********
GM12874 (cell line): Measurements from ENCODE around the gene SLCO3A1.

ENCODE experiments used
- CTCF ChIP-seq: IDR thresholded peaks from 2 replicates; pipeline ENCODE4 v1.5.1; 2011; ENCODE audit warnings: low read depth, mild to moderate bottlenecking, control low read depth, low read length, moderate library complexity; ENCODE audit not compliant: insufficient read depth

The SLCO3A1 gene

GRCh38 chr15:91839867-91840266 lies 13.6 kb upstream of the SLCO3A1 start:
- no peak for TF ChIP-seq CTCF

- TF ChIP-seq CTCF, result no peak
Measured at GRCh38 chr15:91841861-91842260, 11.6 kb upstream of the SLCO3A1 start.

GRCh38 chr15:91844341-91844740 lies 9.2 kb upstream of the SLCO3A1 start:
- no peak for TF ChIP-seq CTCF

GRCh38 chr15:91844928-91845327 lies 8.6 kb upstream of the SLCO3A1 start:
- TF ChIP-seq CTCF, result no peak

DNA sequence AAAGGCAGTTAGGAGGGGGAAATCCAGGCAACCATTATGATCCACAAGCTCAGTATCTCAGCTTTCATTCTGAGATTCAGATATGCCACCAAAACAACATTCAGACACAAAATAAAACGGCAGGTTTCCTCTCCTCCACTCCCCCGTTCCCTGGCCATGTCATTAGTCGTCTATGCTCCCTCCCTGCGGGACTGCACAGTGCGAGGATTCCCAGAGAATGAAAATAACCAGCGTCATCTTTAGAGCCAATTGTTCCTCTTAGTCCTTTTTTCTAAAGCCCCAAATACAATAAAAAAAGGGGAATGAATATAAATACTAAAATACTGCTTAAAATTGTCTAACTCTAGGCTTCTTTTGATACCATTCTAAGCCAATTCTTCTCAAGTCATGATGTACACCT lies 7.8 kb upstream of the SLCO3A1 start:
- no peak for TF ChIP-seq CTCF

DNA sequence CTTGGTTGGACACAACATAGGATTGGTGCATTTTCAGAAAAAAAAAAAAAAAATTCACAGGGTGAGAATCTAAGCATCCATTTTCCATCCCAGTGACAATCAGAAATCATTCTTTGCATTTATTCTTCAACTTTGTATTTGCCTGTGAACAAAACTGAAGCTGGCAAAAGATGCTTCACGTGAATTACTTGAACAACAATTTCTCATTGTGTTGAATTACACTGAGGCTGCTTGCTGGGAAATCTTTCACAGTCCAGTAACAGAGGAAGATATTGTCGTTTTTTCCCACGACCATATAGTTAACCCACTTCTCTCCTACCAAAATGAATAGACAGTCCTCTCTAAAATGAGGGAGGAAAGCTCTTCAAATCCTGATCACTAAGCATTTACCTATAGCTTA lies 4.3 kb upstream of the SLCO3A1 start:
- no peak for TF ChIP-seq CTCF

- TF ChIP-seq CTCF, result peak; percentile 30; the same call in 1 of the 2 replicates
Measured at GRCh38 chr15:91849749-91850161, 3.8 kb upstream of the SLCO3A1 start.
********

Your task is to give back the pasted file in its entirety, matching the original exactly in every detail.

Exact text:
GM12874 (cell line): Measurements from ENCODE around the gene SLCO3A1.

ENCODE experiments used
- CTCF ChIP-seq: IDR thresholded peaks from 2 replicates; pipeline ENCODE4 v1.5.1; 2011; ENCODE audit warnings: low read depth, mild to moderate bottlenecking, control low read depth, low read length, moderate library complexity; ENCODE audit not compliant: insufficient read depth

The SLCO3A1 gene

GRCh38 chr15:91839867-91840266 lies 13.6 kb upstream of the SLCO3A1 start:
- no peak for TF ChIP-seq CTCF

- TF ChIP-seq CTCF, result no peak
Measured at GRCh38 chr15:91841861-91842260, 11.6 kb upstream of the SLCO3A1 start.

GRCh38 chr15:91844341-91844740 lies 9.2 kb upstream of the SLCO3A1 start:
- no peak for TF ChIP-seq CTCF

GRCh38 chr15:91844928-91845327 lies 8.6 kb upstream of the SLCO3A1 start:
- TF ChIP-seq CTCF, result no peak

DNA sequence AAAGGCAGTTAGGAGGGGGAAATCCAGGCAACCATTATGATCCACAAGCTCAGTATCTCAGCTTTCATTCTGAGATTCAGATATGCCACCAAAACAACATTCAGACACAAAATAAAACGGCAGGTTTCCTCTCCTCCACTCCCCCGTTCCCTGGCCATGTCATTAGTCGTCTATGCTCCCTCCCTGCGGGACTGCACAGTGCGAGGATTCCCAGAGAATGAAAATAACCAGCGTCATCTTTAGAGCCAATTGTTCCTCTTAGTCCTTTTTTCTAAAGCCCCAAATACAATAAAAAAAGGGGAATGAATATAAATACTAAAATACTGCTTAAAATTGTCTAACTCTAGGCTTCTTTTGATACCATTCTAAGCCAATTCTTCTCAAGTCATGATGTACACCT lies 7.8 kb upstream of the SLCO3A1 start:
- no peak for TF ChIP-seq CTCF

DNA sequence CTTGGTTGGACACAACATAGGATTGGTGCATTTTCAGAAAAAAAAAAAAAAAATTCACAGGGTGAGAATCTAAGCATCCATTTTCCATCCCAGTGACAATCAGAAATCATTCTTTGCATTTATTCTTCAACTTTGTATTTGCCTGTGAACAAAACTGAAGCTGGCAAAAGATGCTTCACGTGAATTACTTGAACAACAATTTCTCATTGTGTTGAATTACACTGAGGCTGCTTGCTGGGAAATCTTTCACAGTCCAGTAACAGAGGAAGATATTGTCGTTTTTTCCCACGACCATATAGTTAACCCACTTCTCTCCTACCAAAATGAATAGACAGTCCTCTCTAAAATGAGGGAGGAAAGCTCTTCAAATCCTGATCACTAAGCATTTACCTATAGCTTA lies 4.3 kb upstream of the SLCO3A1 start:
- no peak for TF ChIP-seq CTCF

- TF ChIP-seq CTCF, result peak; percentile 30; the same call in 1 of the 2 replicates
Measured at GRCh38 chr15:91849749-91850161, 3.8 kb upstream of the SLCO3A1 start.